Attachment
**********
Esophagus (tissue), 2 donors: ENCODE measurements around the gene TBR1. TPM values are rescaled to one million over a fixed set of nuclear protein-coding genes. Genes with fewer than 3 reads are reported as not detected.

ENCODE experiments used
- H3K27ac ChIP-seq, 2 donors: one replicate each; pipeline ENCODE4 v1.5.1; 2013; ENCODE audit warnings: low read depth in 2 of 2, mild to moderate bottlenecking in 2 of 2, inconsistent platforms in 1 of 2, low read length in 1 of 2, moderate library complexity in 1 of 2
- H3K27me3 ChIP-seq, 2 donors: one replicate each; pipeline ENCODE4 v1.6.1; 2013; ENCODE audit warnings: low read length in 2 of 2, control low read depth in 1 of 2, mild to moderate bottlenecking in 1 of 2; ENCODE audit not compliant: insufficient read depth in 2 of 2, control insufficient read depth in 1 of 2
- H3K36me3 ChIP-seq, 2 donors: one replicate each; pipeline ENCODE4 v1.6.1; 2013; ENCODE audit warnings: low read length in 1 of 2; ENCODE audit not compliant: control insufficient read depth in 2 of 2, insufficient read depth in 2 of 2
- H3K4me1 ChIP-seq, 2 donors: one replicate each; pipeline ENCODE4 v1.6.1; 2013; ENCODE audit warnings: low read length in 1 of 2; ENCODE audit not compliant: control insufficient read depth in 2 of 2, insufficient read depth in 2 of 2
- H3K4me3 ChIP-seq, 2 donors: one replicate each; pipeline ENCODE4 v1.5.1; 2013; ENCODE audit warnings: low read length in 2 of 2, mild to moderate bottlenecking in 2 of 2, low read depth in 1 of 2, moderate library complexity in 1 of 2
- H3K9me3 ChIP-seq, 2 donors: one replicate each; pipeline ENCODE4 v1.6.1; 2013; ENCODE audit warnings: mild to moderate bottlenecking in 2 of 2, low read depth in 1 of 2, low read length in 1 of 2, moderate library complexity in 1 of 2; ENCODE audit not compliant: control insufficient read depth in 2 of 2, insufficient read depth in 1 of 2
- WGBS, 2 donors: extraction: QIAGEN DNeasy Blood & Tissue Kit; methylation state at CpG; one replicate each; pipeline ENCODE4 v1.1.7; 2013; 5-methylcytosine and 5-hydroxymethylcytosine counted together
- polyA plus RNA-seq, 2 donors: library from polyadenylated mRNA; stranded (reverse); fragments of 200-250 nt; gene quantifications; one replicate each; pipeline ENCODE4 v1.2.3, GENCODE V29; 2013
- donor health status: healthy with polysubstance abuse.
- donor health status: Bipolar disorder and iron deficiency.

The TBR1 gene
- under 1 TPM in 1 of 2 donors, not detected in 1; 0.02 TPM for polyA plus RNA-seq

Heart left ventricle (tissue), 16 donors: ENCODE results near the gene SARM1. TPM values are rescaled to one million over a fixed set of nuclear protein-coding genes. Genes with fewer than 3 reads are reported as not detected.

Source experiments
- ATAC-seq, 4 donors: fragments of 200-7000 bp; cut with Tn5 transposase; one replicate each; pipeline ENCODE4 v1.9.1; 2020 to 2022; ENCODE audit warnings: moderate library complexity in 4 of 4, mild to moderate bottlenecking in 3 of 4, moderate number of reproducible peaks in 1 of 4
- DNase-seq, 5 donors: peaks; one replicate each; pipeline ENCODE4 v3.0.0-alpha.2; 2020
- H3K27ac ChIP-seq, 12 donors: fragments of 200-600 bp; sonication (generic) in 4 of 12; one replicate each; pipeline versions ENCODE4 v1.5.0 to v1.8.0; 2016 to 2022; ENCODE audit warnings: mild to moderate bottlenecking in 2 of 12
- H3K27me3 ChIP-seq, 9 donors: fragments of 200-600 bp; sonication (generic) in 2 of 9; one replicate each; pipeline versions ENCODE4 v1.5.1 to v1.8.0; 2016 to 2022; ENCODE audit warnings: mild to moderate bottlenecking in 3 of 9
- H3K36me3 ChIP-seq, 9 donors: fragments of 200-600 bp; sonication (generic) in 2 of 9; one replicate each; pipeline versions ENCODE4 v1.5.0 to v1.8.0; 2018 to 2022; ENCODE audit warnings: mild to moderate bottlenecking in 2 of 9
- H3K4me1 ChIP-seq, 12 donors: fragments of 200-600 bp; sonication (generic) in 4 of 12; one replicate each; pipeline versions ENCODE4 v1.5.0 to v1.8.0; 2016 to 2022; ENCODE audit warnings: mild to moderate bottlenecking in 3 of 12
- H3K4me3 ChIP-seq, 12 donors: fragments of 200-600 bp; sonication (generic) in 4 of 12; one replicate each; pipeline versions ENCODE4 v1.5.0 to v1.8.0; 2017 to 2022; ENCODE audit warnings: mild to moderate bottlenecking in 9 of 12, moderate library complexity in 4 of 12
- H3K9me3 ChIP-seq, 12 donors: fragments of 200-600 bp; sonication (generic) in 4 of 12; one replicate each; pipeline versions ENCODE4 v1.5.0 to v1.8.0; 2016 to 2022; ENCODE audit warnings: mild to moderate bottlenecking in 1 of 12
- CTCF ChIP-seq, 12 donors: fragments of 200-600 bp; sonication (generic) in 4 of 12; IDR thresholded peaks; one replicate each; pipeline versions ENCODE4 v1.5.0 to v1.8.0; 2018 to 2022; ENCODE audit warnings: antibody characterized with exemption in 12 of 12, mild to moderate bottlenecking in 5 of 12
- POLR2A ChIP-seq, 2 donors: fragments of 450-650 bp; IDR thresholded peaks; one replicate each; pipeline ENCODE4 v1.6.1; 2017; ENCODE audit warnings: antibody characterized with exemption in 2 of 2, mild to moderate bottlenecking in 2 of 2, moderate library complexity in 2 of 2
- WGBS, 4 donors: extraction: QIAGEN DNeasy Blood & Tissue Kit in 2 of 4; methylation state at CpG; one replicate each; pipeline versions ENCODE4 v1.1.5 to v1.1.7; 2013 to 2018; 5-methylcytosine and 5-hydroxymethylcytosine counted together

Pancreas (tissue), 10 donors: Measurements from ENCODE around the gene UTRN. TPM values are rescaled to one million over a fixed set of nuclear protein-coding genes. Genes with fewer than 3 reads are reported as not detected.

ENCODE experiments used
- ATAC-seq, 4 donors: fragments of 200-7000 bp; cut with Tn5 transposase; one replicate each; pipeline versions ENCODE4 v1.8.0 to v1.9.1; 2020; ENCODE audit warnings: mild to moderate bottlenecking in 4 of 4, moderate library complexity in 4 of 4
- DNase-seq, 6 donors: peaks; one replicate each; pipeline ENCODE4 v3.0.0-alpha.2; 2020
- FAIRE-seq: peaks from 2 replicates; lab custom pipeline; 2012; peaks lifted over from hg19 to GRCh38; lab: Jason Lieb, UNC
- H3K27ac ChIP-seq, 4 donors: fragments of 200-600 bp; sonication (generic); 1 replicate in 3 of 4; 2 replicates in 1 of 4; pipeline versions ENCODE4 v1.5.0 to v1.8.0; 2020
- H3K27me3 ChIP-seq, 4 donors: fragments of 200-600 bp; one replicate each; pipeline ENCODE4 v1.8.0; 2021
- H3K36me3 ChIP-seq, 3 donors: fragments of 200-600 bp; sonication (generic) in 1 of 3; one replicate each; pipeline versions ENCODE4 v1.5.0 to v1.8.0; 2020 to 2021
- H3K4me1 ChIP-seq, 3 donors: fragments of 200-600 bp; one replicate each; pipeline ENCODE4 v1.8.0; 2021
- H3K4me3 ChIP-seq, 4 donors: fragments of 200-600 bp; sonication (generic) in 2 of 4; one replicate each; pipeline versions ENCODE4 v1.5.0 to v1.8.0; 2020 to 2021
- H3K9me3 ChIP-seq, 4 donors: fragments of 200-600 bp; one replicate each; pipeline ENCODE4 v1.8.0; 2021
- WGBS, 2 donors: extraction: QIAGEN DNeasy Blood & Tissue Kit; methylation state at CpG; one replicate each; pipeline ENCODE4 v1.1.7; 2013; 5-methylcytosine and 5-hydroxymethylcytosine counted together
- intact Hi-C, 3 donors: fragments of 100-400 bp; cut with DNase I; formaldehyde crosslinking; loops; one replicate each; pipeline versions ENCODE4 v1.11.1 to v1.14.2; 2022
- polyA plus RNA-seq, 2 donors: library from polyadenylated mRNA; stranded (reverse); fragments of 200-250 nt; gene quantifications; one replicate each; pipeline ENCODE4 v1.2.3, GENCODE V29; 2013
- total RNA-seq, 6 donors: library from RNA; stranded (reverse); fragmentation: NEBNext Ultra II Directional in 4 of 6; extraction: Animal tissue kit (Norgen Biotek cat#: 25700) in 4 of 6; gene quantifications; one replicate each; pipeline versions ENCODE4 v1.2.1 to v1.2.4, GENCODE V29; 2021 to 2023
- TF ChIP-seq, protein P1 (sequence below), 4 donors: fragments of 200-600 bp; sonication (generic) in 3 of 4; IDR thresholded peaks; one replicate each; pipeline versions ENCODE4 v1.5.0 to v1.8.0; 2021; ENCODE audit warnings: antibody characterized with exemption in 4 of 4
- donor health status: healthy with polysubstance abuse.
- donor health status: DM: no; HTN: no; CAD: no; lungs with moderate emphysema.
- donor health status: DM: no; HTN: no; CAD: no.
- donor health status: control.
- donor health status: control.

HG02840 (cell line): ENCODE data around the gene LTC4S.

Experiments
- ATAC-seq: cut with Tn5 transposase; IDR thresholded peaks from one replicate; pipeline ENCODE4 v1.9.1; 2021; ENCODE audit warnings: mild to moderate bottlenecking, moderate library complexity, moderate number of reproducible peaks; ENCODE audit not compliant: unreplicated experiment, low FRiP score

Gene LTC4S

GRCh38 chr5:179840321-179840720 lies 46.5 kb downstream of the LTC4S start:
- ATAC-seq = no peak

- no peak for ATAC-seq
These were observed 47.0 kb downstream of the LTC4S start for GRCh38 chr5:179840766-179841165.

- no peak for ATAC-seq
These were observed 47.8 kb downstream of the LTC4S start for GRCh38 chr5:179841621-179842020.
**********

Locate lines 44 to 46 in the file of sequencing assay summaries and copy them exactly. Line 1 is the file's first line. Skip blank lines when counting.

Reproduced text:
- donor health status: healthy with polysubstance abuse.
- donor health status: DM: no; HTN: no; CAD: no; lungs with moderate emphysema.
- donor health status: DM: no; HTN: no; CAD: no.